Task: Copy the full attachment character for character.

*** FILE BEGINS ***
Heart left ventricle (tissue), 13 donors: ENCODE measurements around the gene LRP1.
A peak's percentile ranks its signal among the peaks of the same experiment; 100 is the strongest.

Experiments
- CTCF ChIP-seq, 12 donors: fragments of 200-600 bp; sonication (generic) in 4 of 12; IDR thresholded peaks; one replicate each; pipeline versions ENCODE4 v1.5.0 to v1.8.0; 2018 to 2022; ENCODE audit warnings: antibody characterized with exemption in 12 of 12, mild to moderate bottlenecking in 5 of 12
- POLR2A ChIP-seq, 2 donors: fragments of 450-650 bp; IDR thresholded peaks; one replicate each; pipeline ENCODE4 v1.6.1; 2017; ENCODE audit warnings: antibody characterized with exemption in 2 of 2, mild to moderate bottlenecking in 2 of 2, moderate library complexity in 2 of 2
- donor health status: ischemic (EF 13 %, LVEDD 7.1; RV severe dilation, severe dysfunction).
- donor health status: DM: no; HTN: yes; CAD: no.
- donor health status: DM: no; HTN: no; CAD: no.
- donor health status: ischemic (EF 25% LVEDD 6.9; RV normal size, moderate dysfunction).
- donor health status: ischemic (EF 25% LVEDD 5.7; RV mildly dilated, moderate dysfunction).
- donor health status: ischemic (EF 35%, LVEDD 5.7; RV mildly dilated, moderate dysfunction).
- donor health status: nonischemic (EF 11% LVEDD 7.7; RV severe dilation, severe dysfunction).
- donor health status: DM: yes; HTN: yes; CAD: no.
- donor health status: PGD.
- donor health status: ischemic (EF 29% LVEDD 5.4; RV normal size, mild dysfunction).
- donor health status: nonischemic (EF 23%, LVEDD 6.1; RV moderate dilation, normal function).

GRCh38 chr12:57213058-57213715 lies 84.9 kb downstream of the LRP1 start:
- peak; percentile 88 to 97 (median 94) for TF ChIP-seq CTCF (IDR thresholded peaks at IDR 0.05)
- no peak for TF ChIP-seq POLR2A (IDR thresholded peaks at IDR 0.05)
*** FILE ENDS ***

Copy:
Heart left ventricle (tissue), 13 donors: ENCODE measurements around the gene LRP1.
A peak's percentile ranks its signal among the peaks of the same experiment; 100 is the strongest.

Experiments
- CTCF ChIP-seq, 12 donors: fragments of 200-600 bp; sonication (generic) in 4 of 12; IDR thresholded peaks; one replicate each; pipeline versions ENCODE4 v1.5.0 to v1.8.0; 2018 to 2022; ENCODE audit warnings: antibody characterized with exemption in 12 of 12, mild to moderate bottlenecking in 5 of 12
- POLR2A ChIP-seq, 2 donors: fragments of 450-650 bp; IDR thresholded peaks; one replicate each; pipeline ENCODE4 v1.6.1; 2017; ENCODE audit warnings: antibody characterized with exemption in 2 of 2, mild to moderate bottlenecking in 2 of 2, moderate library complexity in 2 of 2
- donor health status: ischemic (EF 13 %, LVEDD 7.1; RV severe dilation, severe dysfunction).
- donor health status: DM: no; HTN: yes; CAD: no.
- donor health status: DM: no; HTN: no; CAD: no.
- donor health status: ischemic (EF 25% LVEDD 6.9; RV normal size, moderate dysfunction).
- donor health status: ischemic (EF 25% LVEDD 5.7; RV mildly dilated, moderate dysfunction).
- donor health status: ischemic (EF 35%, LVEDD 5.7; RV mildly dilated, moderate dysfunction).
- donor health status: nonischemic (EF 11% LVEDD 7.7; RV severe dilation, severe dysfunction).
- donor health status: DM: yes; HTN: yes; CAD: no.
- donor health status: PGD.
- donor health status: ischemic (EF 29% LVEDD 5.4; RV normal size, mild dysfunction).
- donor health status: nonischemic (EF 23%, LVEDD 6.1; RV moderate dilation, normal function).

GRCh38 chr12:57213058-57213715 lies 84.9 kb downstream of the LRP1 start:
- peak; percentile 88 to 97 (median 94) for TF ChIP-seq CTCF (IDR thresholded peaks at IDR 0.05)
- no peak for TF ChIP-seq POLR2A (IDR thresholded peaks at IDR 0.05)